Since the beginning of the year, 120 women have been killed by their partner or ex-partner in France. Women activists in Paris stuck around 1 200 posters on the streets to denounce these acts of violence. The Circular discussed with Esther Cachia, one of the militant, to learn more about the movement.
Salomé (21 years old), Georgette (84 years old), Johanna (27 years old), Marie-Claire (72 years old), Valerie (51 years old), Delphine (33 years old)… All these names have to be kept in our minds. That’s why some women are sticking posters on the Parisian streets. “To remember them. Those women who have suffered, have been injured and killed by their partner” said Esther Cachia. This 21-year-old girl joined the movement in September. At the beginning in August they were around 80 women, now they are more than 500. All these activists write messages and stick it in the streets in the memory of all their “sisters” who have been killed since January.
“We glue these slogans on visible spots, on monuments such as ‘Le Louvre’ or ‘La Place de la République’ but also in the South and the North of Paris. We choose strategically a black and large font size because we want to show to people what is the truth: in France, a woman is killed every 48 hours by her partner or ex-partner just because she’s a woman.”
Each year, 219 000 women are victims of domestic violence in France. To stop this phenomenon, these activists decided to stick some “shock” sentences on the walls of their city: “Dad killed mommy with knife“, “We never kill by love“, “Stop femicide“, “More listened dead than alive“…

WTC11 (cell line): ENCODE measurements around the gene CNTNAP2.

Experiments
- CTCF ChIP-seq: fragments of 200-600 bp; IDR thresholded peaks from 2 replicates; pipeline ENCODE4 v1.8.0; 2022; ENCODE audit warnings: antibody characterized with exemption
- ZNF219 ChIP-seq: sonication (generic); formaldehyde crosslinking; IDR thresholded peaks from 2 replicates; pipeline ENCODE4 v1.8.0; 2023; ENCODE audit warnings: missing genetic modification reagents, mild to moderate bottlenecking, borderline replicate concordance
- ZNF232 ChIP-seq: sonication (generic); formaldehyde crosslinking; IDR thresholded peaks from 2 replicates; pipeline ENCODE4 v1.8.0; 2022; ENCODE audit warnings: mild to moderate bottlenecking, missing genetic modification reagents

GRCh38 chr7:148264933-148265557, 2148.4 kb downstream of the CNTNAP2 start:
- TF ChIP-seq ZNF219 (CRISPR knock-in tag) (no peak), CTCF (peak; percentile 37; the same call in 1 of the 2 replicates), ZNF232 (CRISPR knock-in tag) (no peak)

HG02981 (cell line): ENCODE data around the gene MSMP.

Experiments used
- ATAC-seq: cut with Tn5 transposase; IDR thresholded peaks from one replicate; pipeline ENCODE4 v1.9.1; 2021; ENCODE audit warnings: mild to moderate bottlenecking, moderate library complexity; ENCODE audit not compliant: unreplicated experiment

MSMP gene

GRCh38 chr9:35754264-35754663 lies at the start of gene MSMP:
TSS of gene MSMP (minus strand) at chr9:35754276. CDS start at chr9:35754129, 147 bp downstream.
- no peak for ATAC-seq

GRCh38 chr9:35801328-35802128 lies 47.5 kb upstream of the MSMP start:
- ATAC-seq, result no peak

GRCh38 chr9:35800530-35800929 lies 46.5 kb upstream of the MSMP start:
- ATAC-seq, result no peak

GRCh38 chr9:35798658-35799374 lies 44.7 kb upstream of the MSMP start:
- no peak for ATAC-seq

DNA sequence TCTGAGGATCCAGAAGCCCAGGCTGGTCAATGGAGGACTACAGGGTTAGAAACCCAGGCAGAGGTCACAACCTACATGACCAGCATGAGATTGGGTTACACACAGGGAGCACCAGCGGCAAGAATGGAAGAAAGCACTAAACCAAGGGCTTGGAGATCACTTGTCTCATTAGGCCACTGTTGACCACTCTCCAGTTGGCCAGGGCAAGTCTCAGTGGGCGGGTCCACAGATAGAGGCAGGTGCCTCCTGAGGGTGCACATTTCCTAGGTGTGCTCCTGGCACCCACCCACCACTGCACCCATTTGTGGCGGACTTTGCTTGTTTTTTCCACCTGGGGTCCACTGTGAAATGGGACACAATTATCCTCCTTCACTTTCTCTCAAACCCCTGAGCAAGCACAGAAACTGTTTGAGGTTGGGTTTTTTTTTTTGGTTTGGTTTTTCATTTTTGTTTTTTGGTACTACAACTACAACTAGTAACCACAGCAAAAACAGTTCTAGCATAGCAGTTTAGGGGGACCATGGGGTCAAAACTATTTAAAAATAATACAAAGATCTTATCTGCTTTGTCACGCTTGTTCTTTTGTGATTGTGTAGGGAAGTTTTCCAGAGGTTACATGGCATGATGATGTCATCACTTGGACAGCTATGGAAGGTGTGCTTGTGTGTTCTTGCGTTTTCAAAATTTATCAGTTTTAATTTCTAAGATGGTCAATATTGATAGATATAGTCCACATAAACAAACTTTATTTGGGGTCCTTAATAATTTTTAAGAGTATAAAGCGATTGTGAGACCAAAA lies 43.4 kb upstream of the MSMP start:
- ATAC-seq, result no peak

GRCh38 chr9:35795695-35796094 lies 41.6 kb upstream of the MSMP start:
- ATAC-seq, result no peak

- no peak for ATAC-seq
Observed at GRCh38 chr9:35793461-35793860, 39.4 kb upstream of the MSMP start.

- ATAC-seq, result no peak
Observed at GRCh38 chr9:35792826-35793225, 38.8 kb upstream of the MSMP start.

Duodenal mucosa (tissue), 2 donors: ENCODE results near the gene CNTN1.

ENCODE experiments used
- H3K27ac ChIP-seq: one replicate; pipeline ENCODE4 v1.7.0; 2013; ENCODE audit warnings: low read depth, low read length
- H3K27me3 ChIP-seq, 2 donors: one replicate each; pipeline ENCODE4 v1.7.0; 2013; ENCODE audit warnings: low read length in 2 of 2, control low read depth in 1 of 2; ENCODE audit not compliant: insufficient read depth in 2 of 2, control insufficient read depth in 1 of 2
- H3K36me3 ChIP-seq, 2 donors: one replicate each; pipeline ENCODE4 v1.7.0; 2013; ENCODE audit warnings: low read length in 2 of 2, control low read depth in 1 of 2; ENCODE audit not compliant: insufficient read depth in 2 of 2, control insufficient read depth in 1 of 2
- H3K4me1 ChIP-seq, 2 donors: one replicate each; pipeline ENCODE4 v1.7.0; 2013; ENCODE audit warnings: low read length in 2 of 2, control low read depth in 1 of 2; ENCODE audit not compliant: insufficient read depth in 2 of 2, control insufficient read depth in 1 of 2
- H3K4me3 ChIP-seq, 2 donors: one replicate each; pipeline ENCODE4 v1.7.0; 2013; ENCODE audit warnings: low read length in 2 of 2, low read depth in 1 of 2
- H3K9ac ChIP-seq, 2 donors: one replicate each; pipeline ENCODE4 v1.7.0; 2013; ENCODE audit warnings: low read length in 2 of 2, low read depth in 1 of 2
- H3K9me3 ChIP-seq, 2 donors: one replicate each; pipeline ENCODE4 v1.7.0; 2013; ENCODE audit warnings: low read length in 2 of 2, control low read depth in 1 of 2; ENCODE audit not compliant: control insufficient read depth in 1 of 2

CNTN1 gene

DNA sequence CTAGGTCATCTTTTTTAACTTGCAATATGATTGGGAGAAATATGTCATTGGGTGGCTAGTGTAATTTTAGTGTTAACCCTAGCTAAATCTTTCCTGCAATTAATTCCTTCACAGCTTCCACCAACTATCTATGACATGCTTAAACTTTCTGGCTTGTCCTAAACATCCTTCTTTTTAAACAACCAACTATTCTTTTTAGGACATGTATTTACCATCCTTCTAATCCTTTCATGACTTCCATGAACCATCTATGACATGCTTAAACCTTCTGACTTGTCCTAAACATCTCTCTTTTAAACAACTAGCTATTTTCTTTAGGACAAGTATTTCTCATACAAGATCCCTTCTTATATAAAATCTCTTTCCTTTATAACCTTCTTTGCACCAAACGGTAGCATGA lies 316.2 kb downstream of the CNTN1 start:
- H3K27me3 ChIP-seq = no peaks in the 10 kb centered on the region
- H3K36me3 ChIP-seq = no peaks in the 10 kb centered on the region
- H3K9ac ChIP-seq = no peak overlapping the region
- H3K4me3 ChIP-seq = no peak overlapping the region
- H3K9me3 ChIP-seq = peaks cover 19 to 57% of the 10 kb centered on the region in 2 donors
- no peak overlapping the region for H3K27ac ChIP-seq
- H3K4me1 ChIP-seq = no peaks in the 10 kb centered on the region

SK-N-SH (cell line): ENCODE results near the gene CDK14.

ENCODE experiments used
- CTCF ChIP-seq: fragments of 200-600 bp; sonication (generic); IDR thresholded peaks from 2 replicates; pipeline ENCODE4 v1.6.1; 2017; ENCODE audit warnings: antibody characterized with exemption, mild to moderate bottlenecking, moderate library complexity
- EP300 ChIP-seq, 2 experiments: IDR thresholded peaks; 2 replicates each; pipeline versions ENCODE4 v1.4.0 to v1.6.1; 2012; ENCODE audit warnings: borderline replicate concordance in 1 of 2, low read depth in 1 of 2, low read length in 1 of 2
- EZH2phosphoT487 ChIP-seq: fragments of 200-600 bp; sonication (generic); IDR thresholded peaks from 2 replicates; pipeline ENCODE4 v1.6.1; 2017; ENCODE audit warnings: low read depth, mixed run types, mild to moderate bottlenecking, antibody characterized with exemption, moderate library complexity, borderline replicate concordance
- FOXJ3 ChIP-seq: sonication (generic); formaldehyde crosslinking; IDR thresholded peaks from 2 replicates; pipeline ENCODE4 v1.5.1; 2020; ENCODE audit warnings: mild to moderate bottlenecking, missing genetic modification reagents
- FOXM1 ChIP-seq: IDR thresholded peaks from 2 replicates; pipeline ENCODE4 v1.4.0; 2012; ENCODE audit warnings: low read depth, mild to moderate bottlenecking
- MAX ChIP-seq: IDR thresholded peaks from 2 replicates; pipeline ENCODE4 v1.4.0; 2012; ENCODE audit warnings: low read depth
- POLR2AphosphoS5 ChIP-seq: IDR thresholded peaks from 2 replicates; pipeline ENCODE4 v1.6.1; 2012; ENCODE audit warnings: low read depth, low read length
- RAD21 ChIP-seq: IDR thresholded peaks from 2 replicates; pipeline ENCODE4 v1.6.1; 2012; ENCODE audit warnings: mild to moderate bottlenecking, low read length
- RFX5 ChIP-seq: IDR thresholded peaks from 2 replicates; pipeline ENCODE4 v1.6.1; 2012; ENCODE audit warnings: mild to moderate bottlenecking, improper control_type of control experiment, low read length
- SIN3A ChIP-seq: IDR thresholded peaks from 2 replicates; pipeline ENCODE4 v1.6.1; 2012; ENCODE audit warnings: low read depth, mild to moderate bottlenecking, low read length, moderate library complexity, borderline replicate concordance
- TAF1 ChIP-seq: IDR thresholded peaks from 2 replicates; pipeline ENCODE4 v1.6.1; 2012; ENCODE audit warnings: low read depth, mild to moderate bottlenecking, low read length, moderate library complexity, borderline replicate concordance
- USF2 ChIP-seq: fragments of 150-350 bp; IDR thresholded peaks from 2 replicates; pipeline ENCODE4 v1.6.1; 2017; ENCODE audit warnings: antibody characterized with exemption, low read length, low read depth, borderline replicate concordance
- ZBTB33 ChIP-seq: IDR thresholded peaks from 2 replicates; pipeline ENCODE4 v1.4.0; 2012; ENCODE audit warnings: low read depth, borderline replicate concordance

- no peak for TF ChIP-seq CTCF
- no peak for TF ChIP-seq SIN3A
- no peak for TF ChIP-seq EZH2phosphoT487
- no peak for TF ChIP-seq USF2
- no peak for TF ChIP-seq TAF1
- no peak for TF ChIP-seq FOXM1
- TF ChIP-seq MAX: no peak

“We just denounce reality. What we wrote are just facts. If someone is shocked or offended is because yes the reality is violent. It’s brutal to read the truth, some people prefer to shun it.“
By these actions, Esther and the other participants wanted to denounce “a patriarchal system particularly present in France.” By acting directly on the street, they are reappropriating this space to express themselves. Even if this pratic is illegal, it seduced more and more women across the country. Now the movement count more than 1 000 activists. It gains ground and has expanded in several French cities, in Brussels and Switzerland. However, to not receive a fine, activists have to be discreet:
“We use to glue in the night when the sun goes down because it’s illegal to do this kind of action. But I think it’s legitimate. It’s the only way for us to be heard. Sometimes the law has to be put aside. We are just sticking some messages on the streets, it’s moral and it’s a necessity. The number of women who have been murdered by her partner is in constant increase. We have to fight against that.”
Even if they take precautions, sometimes police forces catch them in the act. “I wasn’t personally present but one time, policemen gave a 400 euros fine to four young activists. In response, they told them the reason for the glueing but policemen retorted that they were just leaving an apartment where a girl called for domestic violence. They just did nothing for her because ‘she wouldn’t make a complaint.’ It’s an aberration! They let free a criminal and a few minutes later they gave a fine to young activists just because they were sticking some messages to denounce domestic violence.”
The mission of these women is to make people aware of the urgency of the situation. They also want “more acts and fewer speeches” from the French government. “They should take more measures in favour of reducing the number of femicide in France. Create more urgency numbers, more budget and most importantly, give a particular training to the police forces who are receiving victims when they make a complaint. These are a necessity but I think it’s not sufficient. All the system have to change, we lived in a patriarchal society. We also have to sensibilize children: at school and in the family.”